Vaca Muerta has attracted majors like Chevron, ExxonMobil and Shell to invest billions of dollars on the bet of long-term production and export growth. Vaca Muerta has around 250,000 b/d of pipeline capacity that can be put online with little investment to increase shale oil production, which reached a record 123,422 b/d in March. As the country was already running a surplus of oil, that means the additional output can be exported.
“What was creating the momentum for Vaca Muerta was the fact that companies saw that they would be able to export at reasonable margins even with export taxes,” the former advisor said. “Now they have to depend on the local reference price, a small domestic market and an uncertain energy policy. I don’t think companies will put significant investments forward, at least not this year.”
Indeed, fracking activity slowed to zero in April from 430 in March, as the low demand coupled with low international prices and limited storage capacity deterred new developments, according to data compiled by Houston-based services company NCS Multistage.
WAIT AND SEE
Apud said he expects the majors to wait for conditions to improve before stepping up investment again in Vaca Muerta. “They will sit on the concessions with very little activity, working a few wells in production,” he said.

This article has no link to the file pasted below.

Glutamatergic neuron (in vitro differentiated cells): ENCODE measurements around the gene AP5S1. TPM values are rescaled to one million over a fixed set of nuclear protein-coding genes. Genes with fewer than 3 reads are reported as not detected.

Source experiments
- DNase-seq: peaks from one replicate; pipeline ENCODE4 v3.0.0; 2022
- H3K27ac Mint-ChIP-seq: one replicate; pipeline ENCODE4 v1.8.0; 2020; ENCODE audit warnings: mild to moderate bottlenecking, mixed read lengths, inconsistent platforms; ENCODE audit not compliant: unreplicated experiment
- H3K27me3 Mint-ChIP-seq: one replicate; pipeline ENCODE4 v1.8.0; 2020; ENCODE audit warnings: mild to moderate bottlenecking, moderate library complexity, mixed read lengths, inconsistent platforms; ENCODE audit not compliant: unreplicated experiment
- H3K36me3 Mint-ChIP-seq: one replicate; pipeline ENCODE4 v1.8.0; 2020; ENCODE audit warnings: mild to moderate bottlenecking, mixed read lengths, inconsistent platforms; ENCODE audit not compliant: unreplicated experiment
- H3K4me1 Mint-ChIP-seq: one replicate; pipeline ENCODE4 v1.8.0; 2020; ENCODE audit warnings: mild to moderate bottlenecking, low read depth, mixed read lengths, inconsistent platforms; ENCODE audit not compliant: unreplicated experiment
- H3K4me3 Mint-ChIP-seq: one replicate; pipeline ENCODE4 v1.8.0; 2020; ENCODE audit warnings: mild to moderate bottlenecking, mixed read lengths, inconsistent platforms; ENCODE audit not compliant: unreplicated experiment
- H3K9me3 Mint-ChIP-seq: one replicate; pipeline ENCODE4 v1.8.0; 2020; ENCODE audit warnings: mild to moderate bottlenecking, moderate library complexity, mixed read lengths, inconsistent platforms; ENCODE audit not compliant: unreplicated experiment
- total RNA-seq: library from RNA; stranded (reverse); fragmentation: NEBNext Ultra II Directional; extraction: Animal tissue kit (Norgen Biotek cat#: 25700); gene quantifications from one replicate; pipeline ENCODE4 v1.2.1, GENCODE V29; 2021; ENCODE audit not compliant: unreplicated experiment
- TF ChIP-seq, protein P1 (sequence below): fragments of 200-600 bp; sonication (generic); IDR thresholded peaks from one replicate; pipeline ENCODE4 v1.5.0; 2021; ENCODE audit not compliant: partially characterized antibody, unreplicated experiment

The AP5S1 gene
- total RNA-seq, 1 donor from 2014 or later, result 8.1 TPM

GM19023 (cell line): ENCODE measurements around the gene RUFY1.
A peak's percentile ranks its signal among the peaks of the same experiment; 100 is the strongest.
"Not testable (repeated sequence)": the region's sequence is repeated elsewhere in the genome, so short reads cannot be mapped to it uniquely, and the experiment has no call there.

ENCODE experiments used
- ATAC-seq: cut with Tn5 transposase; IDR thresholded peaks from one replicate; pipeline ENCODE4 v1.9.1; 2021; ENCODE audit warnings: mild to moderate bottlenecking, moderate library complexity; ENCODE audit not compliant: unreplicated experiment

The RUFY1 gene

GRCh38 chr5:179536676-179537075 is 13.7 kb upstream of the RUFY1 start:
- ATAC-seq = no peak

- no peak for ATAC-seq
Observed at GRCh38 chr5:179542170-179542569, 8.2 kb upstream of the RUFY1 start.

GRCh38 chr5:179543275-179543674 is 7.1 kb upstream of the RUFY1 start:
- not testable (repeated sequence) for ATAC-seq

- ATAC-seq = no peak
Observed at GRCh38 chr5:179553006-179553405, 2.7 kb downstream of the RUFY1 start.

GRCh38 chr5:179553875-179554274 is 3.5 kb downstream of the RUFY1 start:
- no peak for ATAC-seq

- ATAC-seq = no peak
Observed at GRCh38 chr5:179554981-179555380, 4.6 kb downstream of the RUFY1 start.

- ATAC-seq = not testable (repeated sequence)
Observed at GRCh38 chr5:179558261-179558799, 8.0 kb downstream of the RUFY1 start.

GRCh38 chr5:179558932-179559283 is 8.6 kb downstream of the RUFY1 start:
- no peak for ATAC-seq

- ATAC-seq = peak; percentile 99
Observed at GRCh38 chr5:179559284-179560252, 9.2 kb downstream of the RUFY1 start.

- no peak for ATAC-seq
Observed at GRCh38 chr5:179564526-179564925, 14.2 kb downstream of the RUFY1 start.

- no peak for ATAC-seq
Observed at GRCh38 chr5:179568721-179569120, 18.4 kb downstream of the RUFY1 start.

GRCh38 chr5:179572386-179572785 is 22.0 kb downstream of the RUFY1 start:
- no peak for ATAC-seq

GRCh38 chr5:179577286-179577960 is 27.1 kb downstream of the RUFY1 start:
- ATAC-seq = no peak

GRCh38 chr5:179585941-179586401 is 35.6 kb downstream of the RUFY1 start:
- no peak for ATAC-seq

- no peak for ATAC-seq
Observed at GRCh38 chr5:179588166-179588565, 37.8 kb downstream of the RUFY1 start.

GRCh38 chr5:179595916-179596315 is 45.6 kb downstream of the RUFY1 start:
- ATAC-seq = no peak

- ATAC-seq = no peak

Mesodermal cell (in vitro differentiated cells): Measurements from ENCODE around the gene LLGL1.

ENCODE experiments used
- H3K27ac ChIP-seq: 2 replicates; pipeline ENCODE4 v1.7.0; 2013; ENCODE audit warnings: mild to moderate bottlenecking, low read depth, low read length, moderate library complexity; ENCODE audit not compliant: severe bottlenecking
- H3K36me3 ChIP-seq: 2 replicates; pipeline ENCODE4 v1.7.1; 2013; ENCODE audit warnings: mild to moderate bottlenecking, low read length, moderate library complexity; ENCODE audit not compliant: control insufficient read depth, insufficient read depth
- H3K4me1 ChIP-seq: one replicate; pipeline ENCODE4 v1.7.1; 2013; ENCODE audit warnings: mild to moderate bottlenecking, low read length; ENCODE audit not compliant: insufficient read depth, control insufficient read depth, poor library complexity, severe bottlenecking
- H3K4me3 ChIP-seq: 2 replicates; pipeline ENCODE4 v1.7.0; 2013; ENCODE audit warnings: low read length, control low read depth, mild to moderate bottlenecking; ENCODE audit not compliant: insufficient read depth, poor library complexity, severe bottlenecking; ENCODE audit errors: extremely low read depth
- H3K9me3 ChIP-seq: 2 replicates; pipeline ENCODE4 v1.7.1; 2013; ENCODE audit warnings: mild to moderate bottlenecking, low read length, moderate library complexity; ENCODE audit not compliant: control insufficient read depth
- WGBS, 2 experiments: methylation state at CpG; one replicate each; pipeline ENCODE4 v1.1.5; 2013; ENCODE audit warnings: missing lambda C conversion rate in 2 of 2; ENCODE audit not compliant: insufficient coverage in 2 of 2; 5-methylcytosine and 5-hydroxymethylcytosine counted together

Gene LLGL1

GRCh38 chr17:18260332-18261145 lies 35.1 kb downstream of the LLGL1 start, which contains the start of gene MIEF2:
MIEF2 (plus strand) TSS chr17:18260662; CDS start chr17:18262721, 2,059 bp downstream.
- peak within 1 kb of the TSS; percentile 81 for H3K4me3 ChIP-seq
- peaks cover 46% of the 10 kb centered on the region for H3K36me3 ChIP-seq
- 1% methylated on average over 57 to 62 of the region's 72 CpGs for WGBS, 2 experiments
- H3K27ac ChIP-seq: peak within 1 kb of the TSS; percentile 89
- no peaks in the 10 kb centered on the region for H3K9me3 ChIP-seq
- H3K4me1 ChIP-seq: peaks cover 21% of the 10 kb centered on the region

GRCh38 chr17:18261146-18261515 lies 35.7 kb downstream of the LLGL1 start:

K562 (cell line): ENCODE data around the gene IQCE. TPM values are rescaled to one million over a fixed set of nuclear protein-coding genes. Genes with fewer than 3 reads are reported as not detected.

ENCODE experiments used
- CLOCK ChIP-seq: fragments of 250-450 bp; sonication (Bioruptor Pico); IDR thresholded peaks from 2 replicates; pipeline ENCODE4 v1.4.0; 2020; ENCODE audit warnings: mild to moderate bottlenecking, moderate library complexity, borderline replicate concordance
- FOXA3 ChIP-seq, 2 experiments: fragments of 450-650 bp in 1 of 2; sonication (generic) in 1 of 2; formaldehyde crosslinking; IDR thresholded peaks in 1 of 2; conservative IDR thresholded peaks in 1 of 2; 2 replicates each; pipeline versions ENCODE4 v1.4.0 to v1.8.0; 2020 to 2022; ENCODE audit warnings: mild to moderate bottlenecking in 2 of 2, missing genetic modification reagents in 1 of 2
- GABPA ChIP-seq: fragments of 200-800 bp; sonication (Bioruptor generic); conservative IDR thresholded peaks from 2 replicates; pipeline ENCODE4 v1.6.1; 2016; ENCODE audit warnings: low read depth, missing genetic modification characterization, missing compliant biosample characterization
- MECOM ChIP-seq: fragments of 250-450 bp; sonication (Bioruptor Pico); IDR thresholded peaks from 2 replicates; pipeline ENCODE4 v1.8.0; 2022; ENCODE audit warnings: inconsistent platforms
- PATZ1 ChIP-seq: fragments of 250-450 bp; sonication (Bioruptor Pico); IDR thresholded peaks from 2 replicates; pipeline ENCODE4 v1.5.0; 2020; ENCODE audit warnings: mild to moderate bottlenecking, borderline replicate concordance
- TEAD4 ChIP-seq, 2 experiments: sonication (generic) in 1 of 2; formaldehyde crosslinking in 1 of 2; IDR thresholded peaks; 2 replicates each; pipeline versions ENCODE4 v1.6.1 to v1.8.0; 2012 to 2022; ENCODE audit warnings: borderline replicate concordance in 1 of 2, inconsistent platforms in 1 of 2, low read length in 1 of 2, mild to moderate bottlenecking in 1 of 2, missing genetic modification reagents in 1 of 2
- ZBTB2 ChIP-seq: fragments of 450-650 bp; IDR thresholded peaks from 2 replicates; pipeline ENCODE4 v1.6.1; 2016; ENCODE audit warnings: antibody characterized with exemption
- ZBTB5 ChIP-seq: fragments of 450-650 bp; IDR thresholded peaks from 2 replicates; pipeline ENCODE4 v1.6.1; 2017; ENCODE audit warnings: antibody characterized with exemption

One reason for holding back is a more long-term concern about how state intervention through the reference price could affect the business, as it now depends on political whims, not supply and demand.
“Investment decisions are not based so much on the price of oil today, but the signs that the government sends out,” Apud said. “Even though the fields are spectacular in Vaca Muerta, how do companies know that a new government is not going to come in and change the prices, export taxes and all of the rules of the game. There is no confidence in the decisions that the government takes.”
Apud warned that if investment in Vaca Muerta is stalled too long, this could lead to a production decline because shale wells wane rapidly, raising the risk of a rise in imports and a delay in export growth. Before the pandemic, the government had forecast that Vaca Muerta could lead a doubling of the country’s oil production to 1.1 million b/d in 2030, allowing exports to surge to 500,000 b/d by then from around 60,000 b/d in 2019.